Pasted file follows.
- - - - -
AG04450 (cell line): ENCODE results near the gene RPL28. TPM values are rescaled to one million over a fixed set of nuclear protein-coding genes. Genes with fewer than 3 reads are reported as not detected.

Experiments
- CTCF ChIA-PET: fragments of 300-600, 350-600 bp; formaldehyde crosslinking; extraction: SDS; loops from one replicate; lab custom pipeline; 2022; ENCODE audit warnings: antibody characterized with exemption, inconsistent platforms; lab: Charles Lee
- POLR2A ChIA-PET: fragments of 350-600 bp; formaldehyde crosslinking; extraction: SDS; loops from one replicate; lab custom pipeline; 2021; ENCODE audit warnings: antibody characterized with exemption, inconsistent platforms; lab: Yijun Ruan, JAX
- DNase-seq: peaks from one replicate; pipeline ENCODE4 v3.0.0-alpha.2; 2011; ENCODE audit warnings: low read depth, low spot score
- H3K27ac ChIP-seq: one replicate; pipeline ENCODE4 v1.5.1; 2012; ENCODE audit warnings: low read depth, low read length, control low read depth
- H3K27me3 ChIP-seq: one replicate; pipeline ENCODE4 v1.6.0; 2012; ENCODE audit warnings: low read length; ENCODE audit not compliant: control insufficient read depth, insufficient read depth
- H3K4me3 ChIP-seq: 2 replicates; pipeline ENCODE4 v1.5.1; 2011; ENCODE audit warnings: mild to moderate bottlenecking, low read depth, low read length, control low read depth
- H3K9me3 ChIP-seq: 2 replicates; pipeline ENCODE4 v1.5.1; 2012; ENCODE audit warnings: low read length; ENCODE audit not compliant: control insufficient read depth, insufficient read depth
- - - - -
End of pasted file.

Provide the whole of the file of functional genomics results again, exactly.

AG04450 (cell line): ENCODE results near the gene RPL28. TPM values are rescaled to one million over a fixed set of nuclear protein-coding genes. Genes with fewer than 3 reads are reported as not detected.

Experiments
- CTCF ChIA-PET: fragments of 300-600, 350-600 bp; formaldehyde crosslinking; extraction: SDS; loops from one replicate; lab custom pipeline; 2022; ENCODE audit warnings: antibody characterized with exemption, inconsistent platforms; lab: Charles Lee
- POLR2A ChIA-PET: fragments of 350-600 bp; formaldehyde crosslinking; extraction: SDS; loops from one replicate; lab custom pipeline; 2021; ENCODE audit warnings: antibody characterized with exemption, inconsistent platforms; lab: Yijun Ruan, JAX
- DNase-seq: peaks from one replicate; pipeline ENCODE4 v3.0.0-alpha.2; 2011; ENCODE audit warnings: low read depth, low spot score
- H3K27ac ChIP-seq: one replicate; pipeline ENCODE4 v1.5.1; 2012; ENCODE audit warnings: low read depth, low read length, control low read depth
- H3K27me3 ChIP-seq: one replicate; pipeline ENCODE4 v1.6.0; 2012; ENCODE audit warnings: low read length; ENCODE audit not compliant: control insufficient read depth, insufficient read depth
- H3K4me3 ChIP-seq: 2 replicates; pipeline ENCODE4 v1.5.1; 2011; ENCODE audit warnings: mild to moderate bottlenecking, low read depth, low read length, control low read depth
- H3K9me3 ChIP-seq: 2 replicates; pipeline ENCODE4 v1.5.1; 2012; ENCODE audit warnings: low read length; ENCODE audit not compliant: control insufficient read depth, insufficient read depth